one existential answer to this is -- "security" must be constant by its nature. Over time, budgets, training and attention settle to a lowest-common-denominator of "security" while authorship, initiative, marks of individuality and evolution fall by the wayside in the murk of "responding to threats" .. while insecurity and overwhelm in an individual push towards addiction and obsession.

Basically, viewed one way, this hack tool feeds a public movement towards funding constant security while there are provable deficits of resources and attention in many directions.

As an American I heard stories of the "awful" East German communist state with Stazi informants, yet similar reinforcing dynamics seem to be in play now in the "free world" ..

I religiously strip metadata with ExifCleaner[0]. Thankfully old cameras don’t have GPS sensors, but with the new ones you have to be careful, including smartphone cameras. Metadata in images serves no other purpose than invading privacy. That and being able to sort media by location, time, etc

[0] https://exifcleaner.com/

> Metadata in images serves no other purpose than invading privacy.

That's not true as a blanket statement. If it weren't for gps metadata, photogrammetry[1] would be very difficult. I am able to make my own "google earth" type maps with a much higher degree of detail because I can fly my drone 100 feet over the land and take thousands of gps-stamped pics vs outdated google maps satellite imagery and then get them all stitched together to make a large GeoTIFF. All the processing is done on my PC using opensource WebODM[2], which can then be imported into opensource QGIS where accurate elevation data can be added. It also creates textured 3d models of the land and buildings which can then be imported into opensource 3d apps like Blender. It's been a huge boost.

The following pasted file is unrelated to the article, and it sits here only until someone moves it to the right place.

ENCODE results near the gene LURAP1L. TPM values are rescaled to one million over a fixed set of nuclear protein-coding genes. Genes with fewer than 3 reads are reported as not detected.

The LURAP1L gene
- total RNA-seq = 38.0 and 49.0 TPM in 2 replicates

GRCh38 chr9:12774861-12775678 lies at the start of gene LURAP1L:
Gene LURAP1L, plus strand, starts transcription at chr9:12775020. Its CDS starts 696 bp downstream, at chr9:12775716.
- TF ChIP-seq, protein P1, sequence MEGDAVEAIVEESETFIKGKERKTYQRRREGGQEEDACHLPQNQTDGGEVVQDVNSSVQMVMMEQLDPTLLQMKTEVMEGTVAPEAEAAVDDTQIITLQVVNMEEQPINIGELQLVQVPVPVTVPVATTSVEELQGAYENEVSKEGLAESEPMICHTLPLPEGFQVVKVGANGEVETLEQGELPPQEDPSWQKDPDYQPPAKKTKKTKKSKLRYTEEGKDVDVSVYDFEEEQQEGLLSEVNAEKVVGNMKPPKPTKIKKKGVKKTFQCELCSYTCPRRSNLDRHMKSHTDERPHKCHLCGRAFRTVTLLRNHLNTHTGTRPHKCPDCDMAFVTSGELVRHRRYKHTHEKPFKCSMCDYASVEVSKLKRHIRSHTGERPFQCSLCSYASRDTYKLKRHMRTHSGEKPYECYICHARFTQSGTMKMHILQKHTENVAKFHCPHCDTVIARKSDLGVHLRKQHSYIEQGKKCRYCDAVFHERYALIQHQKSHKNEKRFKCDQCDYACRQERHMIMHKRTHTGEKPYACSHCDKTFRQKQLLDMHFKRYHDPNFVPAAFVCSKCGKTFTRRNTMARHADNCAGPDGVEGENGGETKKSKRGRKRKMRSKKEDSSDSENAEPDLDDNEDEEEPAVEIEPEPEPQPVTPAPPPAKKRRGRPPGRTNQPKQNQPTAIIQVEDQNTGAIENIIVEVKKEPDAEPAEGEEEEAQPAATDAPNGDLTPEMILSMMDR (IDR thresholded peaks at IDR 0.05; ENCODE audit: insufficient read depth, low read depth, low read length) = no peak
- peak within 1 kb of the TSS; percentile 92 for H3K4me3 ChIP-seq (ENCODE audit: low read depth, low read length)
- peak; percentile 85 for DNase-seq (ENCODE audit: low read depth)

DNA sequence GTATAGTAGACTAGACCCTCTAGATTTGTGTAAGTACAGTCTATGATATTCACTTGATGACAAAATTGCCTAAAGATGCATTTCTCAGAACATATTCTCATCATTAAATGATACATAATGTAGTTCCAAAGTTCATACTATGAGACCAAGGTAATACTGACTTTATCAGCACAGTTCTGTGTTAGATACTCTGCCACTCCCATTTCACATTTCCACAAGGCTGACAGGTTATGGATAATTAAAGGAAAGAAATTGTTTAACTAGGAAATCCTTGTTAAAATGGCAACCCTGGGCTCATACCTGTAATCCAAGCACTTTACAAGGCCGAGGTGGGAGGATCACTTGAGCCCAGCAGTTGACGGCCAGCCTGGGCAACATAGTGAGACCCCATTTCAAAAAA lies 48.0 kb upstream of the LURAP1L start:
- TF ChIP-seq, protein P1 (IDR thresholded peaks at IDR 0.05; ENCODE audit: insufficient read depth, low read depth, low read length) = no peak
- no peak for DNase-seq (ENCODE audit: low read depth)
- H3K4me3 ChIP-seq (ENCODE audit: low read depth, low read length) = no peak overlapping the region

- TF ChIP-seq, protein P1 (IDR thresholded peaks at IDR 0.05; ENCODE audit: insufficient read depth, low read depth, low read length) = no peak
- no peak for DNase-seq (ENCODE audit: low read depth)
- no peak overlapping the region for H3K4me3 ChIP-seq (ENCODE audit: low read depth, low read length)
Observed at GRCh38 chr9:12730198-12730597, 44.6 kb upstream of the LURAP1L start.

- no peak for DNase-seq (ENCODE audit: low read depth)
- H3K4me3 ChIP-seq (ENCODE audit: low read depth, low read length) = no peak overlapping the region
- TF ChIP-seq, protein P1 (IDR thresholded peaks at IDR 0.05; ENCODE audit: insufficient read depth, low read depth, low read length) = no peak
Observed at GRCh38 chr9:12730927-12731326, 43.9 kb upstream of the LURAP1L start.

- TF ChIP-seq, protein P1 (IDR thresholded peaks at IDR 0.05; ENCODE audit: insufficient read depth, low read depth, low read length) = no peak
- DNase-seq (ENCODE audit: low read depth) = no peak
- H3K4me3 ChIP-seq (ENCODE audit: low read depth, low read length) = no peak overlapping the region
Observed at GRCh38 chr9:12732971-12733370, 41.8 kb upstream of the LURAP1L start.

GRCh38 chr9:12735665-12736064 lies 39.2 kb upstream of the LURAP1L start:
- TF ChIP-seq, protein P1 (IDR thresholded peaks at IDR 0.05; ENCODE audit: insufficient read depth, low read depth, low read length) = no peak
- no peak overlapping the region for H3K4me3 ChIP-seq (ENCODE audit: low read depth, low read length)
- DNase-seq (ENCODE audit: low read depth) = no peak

I also like being able to show all of my various images on a map to see where they were taken.

[1] https://en.wikipedia.org/wiki/Photogrammetry

[2] WebODM quick 3D demo: https://www.youtube.com/watch?v=G3pMJR-L0Gk

> Metadata in images serves no other purpose than invading privacy

I don't upload my photos anywhere public. I keep metadata on so I can sort them by location. Uploading photos to the public web is really what is invading your privacy.

Exactly. It serves great purpose to me. I love being able to see exactly where a photo was taken. I have cherished vacation photos from many years ago and I don't remember where we were. When location data is there, I can pinpoint the exact trail or campsite, even when it was very remote. There are also photos of my kids where I'm not sure which house/area we were living in at the time. Location data solves this.

Since the location information can easily be removed but is extremely difficult to add, the clear solution to me seems to be to strip it when not wanted, and only upload your photo to trusted services. Most legit services will strip the info anyway (facebook, slack for example).

If you followed the story of Shia LaBeouf's "He Will Not Divide Us" where they used things like aircraft flight paths to find the location of a flagpole that moved multiple times, it isn't clear that stripping metadata will save you anyway. I assume anything that I post will leak the location for a dedicated enough person.

I added remove metadata from images on exifLooter


Thank you for your idea. I can add new parameter like "exiftool --image image.jpeg --remove" to remove all metadata from the image.

How does this differ from exiftool -all= image.jpeg? Would it actually _remove_ the data rather than overwriting it? The difference isn't apparent to me from the parent comment or skimming the exifcleaner site/readme.

Oh I type wrong. I mean adding remove parameter on my CLI tool like exifLooter --remove --image=image.jpeg

Why exiftool -all= image.jpeg is not enough ? or I think overwrite the metadata with the empty ones will be okay

What is the difference between exiftool --image image.jpeg --remove and exiftool -all= image.jpeg? It sounds like there is a benefit in adding the --remove flag but it's not clear to me what it is. Thanks!

I added remove metadata from images on exifLooter https://github.com/aydinnyunus/exifLooter